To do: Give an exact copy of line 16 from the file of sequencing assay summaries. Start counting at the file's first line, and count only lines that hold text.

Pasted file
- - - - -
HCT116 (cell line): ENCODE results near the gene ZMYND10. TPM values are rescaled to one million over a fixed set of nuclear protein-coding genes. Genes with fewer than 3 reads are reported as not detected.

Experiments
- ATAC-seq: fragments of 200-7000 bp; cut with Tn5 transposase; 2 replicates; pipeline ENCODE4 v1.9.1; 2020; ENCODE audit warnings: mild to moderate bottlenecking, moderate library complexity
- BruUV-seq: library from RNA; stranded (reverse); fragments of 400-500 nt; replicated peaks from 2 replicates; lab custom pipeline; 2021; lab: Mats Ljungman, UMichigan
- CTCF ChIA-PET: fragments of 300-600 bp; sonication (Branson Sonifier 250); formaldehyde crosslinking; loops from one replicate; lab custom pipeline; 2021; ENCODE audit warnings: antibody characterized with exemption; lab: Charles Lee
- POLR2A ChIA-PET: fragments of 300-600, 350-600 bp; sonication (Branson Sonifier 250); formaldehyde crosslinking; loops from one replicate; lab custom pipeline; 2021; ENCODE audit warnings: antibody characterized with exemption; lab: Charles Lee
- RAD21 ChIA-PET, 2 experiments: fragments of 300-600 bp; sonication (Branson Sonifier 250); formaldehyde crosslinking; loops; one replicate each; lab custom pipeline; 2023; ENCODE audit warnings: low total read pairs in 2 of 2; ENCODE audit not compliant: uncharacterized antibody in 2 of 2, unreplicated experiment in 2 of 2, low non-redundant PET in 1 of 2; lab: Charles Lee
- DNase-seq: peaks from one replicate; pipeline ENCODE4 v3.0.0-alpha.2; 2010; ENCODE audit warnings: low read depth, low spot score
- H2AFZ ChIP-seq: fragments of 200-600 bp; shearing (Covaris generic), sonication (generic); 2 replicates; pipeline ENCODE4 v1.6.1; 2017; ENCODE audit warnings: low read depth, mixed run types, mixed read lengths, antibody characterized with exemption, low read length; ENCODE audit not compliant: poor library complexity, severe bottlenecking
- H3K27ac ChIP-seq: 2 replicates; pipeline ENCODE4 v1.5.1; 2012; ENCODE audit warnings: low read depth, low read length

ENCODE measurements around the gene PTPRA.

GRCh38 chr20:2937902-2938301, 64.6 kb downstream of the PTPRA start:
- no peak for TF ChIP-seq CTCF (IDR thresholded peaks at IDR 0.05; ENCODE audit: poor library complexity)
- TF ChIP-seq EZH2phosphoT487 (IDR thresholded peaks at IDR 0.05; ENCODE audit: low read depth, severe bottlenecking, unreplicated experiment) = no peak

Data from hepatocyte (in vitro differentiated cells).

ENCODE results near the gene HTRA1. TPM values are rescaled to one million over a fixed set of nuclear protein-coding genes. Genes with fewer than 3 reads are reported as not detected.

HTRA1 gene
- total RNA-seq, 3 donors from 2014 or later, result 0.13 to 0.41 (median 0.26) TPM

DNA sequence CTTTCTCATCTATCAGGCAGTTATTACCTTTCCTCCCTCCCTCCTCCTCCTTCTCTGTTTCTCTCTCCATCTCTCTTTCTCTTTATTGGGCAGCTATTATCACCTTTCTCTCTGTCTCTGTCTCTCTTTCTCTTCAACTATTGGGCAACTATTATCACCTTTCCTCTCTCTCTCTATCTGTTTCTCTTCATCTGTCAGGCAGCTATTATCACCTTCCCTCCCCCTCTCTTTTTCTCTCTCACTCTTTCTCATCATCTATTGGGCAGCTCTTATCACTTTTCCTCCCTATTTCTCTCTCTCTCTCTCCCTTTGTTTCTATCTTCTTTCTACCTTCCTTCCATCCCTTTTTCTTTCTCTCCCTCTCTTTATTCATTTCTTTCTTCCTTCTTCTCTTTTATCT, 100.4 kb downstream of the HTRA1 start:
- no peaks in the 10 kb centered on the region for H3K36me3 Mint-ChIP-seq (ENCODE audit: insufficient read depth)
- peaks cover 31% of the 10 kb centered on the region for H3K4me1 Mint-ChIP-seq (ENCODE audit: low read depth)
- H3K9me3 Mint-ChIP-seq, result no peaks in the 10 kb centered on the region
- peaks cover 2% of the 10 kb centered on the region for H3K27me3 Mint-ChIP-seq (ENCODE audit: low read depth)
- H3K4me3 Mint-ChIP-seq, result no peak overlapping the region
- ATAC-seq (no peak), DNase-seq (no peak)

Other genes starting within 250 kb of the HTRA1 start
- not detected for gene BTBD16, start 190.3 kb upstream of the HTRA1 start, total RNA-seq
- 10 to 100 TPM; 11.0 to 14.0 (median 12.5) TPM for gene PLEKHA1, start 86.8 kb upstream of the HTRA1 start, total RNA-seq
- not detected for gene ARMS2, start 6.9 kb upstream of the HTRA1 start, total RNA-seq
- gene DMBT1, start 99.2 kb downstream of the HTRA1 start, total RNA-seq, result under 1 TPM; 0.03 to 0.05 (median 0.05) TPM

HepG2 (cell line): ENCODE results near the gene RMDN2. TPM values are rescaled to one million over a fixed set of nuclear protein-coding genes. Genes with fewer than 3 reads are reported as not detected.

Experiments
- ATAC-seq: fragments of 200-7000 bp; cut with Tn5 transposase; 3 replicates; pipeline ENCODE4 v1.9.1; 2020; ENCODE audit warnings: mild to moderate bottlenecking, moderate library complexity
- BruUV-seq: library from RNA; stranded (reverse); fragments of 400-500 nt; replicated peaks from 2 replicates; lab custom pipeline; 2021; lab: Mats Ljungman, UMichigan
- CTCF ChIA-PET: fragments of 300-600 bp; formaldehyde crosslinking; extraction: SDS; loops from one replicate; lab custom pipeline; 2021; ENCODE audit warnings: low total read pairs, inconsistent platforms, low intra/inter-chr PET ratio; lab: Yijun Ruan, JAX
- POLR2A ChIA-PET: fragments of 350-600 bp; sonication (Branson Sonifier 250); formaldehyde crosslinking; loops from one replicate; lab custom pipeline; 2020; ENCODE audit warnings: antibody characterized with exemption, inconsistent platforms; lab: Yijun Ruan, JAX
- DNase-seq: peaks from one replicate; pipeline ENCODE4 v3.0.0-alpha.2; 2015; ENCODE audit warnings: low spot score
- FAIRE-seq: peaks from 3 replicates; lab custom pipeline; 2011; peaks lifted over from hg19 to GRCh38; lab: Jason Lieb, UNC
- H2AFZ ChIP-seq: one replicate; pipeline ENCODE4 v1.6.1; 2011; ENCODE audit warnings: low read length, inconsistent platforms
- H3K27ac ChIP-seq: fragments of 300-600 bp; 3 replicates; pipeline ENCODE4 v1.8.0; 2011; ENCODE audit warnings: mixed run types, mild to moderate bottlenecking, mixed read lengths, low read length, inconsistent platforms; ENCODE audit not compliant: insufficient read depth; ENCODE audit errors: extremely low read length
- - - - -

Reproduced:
ENCODE results near the gene HTRA1. TPM values are rescaled to one million over a fixed set of nuclear protein-coding genes. Genes with fewer than 3 reads are reported as not detected.